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Aero Days 2011, Madrid

FUTURE Flutter-Free Turbomachinery Blades

Torsten Fransson, KTH Damian Vogt, KTH


A Typical Turbomachine

RR Trent 1000
Picture courtesy of RR

What is it flutter?

Turbomachinery Flutter
Flutter denotes a self-excited and self-sustained aeroelastic instability
Very harmful unless properly damped

Blades oscillate in traveling wave mode Neighbor blades usually lead to instability An isolated blade would not flutter

Why do turbomachinery blades flutter?

Underlying Mechanisms
Flutter involves the interaction of fluid and structure
Upon the motion of a component, the surrounding fluid will respond with an aerodynamic force The direction and phase of this force will lead to having the motion damped or augmented In case of augmentation, flutter will establish

The character of the fluid response depends on many factors such as

Geometrical aspects (i.e. profile shape, blade size, blade count) Operating point (idle, take-off, cruise) Ambient conditions (air temperature, etc) Dynamics (engine acceleration, deceleration)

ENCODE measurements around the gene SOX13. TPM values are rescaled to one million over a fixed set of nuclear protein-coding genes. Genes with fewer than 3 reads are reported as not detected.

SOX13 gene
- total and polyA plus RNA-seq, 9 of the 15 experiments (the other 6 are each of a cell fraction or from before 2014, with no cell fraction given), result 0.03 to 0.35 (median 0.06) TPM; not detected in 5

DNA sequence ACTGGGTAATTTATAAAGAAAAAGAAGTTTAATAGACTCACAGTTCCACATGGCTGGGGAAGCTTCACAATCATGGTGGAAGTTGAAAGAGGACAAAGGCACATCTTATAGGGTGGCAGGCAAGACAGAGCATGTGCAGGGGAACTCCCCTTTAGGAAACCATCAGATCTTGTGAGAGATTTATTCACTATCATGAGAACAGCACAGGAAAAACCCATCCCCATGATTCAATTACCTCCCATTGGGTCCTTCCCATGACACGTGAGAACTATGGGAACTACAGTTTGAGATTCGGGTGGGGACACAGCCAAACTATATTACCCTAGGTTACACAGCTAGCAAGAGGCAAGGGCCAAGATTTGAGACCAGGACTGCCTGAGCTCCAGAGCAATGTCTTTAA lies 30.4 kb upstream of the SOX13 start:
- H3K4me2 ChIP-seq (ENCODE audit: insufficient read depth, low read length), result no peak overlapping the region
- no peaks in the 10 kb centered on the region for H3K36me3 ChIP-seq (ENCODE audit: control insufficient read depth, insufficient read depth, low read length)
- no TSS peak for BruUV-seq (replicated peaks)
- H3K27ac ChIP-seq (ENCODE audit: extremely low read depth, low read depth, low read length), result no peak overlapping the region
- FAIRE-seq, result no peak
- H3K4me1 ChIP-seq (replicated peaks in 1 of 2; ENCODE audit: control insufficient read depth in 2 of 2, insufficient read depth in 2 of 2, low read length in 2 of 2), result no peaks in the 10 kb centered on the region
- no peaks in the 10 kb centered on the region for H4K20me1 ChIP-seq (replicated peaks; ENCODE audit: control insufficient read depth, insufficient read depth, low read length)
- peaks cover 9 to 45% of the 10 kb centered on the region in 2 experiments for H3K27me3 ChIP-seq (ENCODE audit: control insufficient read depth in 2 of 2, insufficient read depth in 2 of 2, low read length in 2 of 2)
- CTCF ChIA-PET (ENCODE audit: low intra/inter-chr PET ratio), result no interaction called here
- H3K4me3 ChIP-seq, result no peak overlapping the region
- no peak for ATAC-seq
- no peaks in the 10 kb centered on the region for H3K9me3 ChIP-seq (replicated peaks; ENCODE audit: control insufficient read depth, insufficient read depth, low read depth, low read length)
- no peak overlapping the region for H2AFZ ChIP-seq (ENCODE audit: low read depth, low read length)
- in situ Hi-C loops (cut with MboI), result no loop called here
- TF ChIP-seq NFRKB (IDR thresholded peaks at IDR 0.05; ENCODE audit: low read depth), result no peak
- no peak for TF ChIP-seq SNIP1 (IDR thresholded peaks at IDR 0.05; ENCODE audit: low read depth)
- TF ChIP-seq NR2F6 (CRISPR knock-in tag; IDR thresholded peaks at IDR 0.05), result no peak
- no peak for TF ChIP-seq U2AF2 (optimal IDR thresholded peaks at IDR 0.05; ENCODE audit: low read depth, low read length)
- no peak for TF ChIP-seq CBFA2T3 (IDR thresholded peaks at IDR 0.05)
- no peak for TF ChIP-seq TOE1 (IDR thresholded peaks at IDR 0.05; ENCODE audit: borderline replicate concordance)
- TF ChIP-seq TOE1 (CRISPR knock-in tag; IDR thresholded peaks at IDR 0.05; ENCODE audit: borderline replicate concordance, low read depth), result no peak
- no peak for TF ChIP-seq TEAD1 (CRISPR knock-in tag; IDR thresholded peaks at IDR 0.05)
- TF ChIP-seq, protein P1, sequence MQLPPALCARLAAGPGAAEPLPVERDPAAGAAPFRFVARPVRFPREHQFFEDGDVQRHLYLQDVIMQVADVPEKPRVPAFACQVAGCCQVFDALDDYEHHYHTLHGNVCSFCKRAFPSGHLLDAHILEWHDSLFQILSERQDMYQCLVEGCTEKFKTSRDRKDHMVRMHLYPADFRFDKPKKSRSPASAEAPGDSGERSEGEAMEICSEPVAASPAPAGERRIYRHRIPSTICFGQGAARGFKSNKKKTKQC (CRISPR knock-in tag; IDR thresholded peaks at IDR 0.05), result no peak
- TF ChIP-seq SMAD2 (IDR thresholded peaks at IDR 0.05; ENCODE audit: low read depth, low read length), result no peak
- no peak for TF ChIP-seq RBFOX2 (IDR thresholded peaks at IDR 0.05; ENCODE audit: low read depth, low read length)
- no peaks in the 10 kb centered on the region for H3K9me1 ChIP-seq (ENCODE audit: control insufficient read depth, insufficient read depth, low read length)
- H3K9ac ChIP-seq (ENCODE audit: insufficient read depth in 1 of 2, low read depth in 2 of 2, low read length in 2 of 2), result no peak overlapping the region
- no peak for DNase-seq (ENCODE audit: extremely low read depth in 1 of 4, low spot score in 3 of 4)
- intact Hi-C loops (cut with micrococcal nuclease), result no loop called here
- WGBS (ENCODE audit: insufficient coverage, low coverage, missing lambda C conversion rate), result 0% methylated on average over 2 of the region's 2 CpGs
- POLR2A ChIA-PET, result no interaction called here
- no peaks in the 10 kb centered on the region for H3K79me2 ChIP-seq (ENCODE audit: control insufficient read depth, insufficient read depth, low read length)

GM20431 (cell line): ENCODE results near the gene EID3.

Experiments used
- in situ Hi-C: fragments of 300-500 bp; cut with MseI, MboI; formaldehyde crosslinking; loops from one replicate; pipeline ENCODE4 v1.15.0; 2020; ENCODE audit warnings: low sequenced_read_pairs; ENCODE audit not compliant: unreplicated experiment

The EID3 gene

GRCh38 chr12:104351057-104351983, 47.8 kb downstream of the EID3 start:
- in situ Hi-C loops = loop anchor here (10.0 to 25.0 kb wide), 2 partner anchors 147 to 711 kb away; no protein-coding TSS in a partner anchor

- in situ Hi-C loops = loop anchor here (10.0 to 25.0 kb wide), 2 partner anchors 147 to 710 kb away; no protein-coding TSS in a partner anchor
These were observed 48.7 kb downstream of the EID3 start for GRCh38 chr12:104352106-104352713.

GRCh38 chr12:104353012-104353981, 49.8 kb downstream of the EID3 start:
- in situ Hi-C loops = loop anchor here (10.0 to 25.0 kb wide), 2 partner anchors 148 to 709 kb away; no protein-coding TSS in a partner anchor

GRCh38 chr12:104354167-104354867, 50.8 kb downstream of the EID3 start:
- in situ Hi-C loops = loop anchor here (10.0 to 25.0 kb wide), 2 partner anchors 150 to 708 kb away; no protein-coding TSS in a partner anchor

Flutter might establish only at very few of the above conditions. Due to its harmful character it must however be avoided at any cost

How can we ensure flutter-free turbomachinery blades?

Flutter-Free Turbomachinery Blades

A good design does not flutter How to ensure a good design?
Design for stability performing accurate predictions of the unsteady behavior of the structural dynamics (FEM) and aerodynamics (CFD) in a turbomachine Ensure large-enough stability limits (i.e. moderate changes in operating conditions, profile shape, etc will not directly lead to a flutter instability)

A good design must also be economically viable

Engine development costs and time Fulfilling other objectives such as performance, weight, manufacturing cost, maintainability etc

During component design, industry nowadays largely relies on numerical simulations at affordable analysis costs (model size and run time)

How well are we to date doing on aeroelastic predictions?

Prediction Accuracy
Test case: transonic compressor
Each industry partner is using their own (trusted) aeroelastic analysis tool to analyze the aeroelastic behavior Variation of minimum aerodynamic damping with operating point

mass flow

Despite the high level of sophistication in todays numerical prediction tools, it is not uncommon that we have to deal with an accuracy of +-40% of predicted minimum aerodynamic damping
In the present test case: 2 out of 5 predict flutter, 3 do not

Test cases exist but these do not fully cover the spectrum needed for modern turbomachine designs